The biostimulant manufactured using diazotrophic endophytic bacteria and humates is effective to increase sugarcane yield
© The Author(s) 2017
Received: 21 February 2017
Accepted: 25 May 2017
Published: 13 September 2017
The use of biostimulants in agriculture has demonstrated great potential but more consistent field results are required for wider farm acceptance. We evaluated different delivering methods for the biostimulant produced with plant growth-promoting bacteria mixed with humic acid-like substances isolated from vermicompost in the commercial sugarcane crop yield during 3 consecutive years.
Foliar spray had a better performance than furrow application and the best result was obtained when the biostimulant was applied at 60 days after emergence, thus enhancing 37% of the stem yield when compared to control. In the first and second ratoons, the productivity increases 5 and 24%, respectively. The first ratoon was marked by severe drought stress that hit all the southeastern of Brazil. Moreover, the assay using strip plot design with a large parcel area confirms the promotion of sugarcane yields by biostimulant during two consecutive ratoons increasing 19 and 18% that represent 11 and 13 tons ha−1 more than the control. The use of biostimulant did not change soluble solid content and polarizable sugars in the sugarcane juice obtained from both experiments.
The use of biostimulants in agriculture has grown steadily from the last decade around 10% or more at year whatever indicator is used (sales, treated hectares, number of users) . Biostimulants are defined as the materials that contain one or more substances and/or microorganisms able to stimulate nutrient uptake and use efficiency by plants, increase plant tolerance to abiotic/biotic stress, and improve crop quality when applied in small amounts . The main materials used in the manufacture of biostimulants are protein hydrolysates and other N-containing compounds, seaweed extracts, chitosan, humic and fulvic acids, and plant growth-promoting bacteria. We proposed the manufacture of biostimulant using plant growth-promoting bacteria mixed with humic substances .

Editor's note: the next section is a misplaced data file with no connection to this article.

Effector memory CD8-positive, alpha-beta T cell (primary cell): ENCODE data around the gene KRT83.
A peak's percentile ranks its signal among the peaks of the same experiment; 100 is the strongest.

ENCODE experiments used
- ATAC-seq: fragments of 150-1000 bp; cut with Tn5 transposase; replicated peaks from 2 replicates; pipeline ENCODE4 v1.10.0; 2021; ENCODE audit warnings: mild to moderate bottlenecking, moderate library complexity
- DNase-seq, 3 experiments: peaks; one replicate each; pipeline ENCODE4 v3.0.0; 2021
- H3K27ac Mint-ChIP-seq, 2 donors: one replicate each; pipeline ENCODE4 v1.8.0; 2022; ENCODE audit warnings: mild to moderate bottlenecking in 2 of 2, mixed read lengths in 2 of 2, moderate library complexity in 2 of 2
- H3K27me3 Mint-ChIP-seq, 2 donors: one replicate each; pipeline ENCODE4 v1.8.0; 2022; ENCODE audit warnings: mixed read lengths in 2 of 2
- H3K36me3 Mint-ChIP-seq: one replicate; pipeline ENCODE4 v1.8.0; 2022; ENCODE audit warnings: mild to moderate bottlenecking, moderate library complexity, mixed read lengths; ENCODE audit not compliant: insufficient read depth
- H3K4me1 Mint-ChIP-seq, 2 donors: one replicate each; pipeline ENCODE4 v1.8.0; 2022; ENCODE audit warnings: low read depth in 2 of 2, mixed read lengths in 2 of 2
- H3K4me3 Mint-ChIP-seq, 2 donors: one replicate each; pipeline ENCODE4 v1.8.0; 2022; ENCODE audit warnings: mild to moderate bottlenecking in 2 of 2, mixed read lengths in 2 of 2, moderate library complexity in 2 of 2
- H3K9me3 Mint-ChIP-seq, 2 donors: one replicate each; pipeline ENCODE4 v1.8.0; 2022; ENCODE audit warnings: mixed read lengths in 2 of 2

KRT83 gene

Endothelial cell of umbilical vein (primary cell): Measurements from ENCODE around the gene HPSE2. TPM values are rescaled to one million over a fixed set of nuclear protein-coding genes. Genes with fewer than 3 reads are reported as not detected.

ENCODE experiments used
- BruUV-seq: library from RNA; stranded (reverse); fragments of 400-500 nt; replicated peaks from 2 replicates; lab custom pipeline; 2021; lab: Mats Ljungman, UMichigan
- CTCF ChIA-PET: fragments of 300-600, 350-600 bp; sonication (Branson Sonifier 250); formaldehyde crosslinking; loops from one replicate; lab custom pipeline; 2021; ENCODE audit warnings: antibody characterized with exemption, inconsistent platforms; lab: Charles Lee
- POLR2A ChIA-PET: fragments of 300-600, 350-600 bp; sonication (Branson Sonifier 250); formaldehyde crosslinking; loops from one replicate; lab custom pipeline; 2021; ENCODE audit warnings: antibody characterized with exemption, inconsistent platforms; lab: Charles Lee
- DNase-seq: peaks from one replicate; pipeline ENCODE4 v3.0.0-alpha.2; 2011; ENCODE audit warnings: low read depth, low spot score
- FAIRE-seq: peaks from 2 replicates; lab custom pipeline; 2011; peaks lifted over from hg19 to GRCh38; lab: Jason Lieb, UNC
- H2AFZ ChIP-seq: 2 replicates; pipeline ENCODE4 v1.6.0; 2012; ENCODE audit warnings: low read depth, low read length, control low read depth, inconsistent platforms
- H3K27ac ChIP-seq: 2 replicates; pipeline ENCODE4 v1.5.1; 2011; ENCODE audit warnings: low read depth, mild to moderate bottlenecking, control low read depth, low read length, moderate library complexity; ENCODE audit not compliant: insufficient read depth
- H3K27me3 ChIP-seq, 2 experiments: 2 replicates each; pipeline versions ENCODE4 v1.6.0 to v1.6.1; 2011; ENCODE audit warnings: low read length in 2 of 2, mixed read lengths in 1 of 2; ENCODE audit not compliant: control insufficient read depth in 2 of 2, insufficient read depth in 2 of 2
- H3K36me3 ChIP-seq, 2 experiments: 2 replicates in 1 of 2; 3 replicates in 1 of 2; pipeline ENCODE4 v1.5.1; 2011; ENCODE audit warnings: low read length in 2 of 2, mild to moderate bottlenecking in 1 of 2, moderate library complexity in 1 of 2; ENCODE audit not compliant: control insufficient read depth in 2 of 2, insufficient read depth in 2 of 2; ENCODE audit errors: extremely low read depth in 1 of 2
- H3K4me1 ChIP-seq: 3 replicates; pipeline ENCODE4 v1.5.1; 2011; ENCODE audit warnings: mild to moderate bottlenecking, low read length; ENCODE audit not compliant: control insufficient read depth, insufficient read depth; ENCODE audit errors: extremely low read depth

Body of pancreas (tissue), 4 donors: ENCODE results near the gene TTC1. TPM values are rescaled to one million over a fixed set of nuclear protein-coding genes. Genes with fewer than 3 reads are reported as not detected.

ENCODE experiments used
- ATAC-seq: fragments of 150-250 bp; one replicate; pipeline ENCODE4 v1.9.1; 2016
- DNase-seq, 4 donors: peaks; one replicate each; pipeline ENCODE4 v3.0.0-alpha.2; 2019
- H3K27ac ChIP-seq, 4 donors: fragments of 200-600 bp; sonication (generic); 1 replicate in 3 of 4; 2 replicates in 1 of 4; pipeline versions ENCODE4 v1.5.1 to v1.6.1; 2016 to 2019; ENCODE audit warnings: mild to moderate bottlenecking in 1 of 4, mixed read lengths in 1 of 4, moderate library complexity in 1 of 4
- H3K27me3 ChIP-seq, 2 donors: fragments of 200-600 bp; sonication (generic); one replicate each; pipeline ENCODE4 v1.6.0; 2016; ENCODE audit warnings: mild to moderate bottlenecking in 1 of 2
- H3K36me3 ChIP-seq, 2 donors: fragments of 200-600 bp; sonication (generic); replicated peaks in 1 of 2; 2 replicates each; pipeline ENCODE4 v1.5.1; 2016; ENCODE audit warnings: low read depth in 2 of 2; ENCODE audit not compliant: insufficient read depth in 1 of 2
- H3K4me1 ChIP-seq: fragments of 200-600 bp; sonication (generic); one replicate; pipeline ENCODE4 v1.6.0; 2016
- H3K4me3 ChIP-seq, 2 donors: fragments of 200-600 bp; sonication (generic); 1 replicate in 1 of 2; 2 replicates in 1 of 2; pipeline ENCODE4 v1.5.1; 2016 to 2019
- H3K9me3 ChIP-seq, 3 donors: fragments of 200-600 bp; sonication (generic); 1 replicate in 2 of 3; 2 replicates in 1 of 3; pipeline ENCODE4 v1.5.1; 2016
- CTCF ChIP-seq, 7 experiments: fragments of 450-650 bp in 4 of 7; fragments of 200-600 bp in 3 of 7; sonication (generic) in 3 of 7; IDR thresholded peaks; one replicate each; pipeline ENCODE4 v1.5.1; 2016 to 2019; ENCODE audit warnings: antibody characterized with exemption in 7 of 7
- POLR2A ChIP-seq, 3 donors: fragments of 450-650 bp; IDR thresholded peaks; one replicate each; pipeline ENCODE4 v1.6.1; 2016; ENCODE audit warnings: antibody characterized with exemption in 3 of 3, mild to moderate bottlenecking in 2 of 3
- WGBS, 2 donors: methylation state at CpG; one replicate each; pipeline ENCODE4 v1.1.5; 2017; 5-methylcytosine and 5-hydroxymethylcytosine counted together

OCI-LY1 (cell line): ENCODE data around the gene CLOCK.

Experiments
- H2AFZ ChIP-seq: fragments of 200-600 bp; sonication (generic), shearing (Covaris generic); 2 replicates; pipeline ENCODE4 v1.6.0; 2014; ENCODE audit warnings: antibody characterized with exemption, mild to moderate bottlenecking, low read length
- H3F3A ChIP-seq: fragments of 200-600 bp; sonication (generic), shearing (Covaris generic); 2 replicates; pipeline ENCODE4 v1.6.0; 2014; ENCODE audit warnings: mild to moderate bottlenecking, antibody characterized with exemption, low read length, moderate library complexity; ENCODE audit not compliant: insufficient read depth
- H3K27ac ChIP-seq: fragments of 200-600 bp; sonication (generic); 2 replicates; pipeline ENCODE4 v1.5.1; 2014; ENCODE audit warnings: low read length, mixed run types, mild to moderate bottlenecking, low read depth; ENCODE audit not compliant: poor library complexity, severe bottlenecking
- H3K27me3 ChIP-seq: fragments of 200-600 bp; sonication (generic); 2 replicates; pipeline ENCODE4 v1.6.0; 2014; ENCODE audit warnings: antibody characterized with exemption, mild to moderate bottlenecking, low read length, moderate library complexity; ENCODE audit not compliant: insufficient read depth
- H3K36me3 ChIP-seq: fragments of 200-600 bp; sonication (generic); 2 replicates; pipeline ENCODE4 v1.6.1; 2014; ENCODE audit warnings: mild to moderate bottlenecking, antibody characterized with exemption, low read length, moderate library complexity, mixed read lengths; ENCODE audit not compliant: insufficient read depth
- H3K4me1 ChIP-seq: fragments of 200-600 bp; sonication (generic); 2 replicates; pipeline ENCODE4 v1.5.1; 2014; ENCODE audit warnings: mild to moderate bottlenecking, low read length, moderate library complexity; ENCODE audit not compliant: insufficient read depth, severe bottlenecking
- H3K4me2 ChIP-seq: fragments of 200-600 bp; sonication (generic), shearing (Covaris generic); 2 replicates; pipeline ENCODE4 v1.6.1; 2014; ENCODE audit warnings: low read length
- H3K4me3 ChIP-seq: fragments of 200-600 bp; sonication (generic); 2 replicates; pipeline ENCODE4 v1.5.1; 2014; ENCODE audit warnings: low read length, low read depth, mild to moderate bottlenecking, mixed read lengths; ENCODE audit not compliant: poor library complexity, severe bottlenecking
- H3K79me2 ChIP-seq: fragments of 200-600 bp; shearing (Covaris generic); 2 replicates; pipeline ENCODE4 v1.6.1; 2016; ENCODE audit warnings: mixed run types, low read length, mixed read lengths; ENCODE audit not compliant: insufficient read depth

Plant growth-promoting bacteria can stimulate plant growth by replacing soil nutrients through biological N2 fixation, making nutrients more available (solubilization of phosphates) or increasing plant access to nutrients (increasing root surface area or modulating ion transporters) . Humic substances can affect directly the plant physiology  increasing the growth of both plant root and shoot around 20% . Humic substances are highly chemically reactive yet recalcitrant with respect to biodegradation according to the definition of International Humic Substances Society . Humic substances can be considered as a complex mixture of microbial and plant-derived compounds in a supramolecular assembly where their hydrophobic components like lipid and lignin derivatives can protect available compounds against enzymatic degradation . Humic substances can be mixed with bacteria at low carbon concentration without major changes in the supramolecular arrangement.
The use of beneficial microorganisms in agriculture has been demonstrating great potential [9–11]. The nature of chemical composition of humic substances was revealed  allowing the relationship between chemical properties of humic matter and their physiological effects [13, 14]. However, there is a disagreement between results accumulated in the laboratory and the field response of the biostimulants.
The biostimulant produced with humic acids and plant growth-promoting bacteria was used with success on short-cycle plants like maize and tomato [15, 16], but for perennial plants under field condition, there are many open questions related to the management and proper use of this biostimulant. The objective of this study was to evaluate the best way and application time of the biostimulant produced with the mixture of plant growth-promoting bacteria and humic acids in sugarcane during the cane plant cycle and two consecutives ratoon crops.
Microorganisms and humic substances
Herbaspirillum seropedicae strain HRC54, Herbaspirillum rubrisubalbicans strain HCC103, and Gluconacetobacter diazotrophicus strain PAL 5 were isolated and characterized as endophytic diazotrophs from sugarcane . From pure culture, the bacterial strains were grown separately in 5 mL liquid DYGS medium with the following composition (g L−1): glucose, 2.0; malic acid, 2.0; peptone, 1.5; yeast extract, 2.0; MgSO4·7 H2O, 0.5; l-glutamic acid, 1.5; and pH 6.0. The growth condition was 30 °C for 36 h at 150 rpm in a rotary shaker. After that, an aliquot of 20 µL of each bacterial species was inoculated into a 2000-mL flask of liquid DYGS medium at the same growing conditions for 48 h. Next, the bacterial biomass was centrifuged at 2000g for 10 min, resuspended in sterilized water, and adjusted to 109 cells mL−1 using the optical density at 496 nm. Humic acids were extracted from 10 L of vermicompost with 100 L of 0.1 mol L−1 KOH solution overnight. The extract was siphoned and acidified with 6 M HCl to pH 2.0 and left to decant for 12 h. The soluble fulvic acids were separated by siphonation from the precipitated HAs. The HAs were washed with 500 mL of distilled water followed by centrifugation at 2760g for 15 min. All HAs were gathered and the pH was adjusted to 7.0 with 0.1 mol L−1 KOH and freeze dried. Total organic carbon content was analyzed by dry combustion using an automatic CHN analyzer (Perkin Elmer series 2400, Norwalk, USA).
Inoculum and inoculation
The inoculant was prepared by mixing equal volumes of the suspensions of H. seropedicae strain HRC54, H. rubrisubalbicans strain HCC103, and G. diazotrophicus strain PAL 5 to produce a final bacterial concentration of 2 × 108 cells mL−1 and 20 mg carbon L−1 of K+ humate.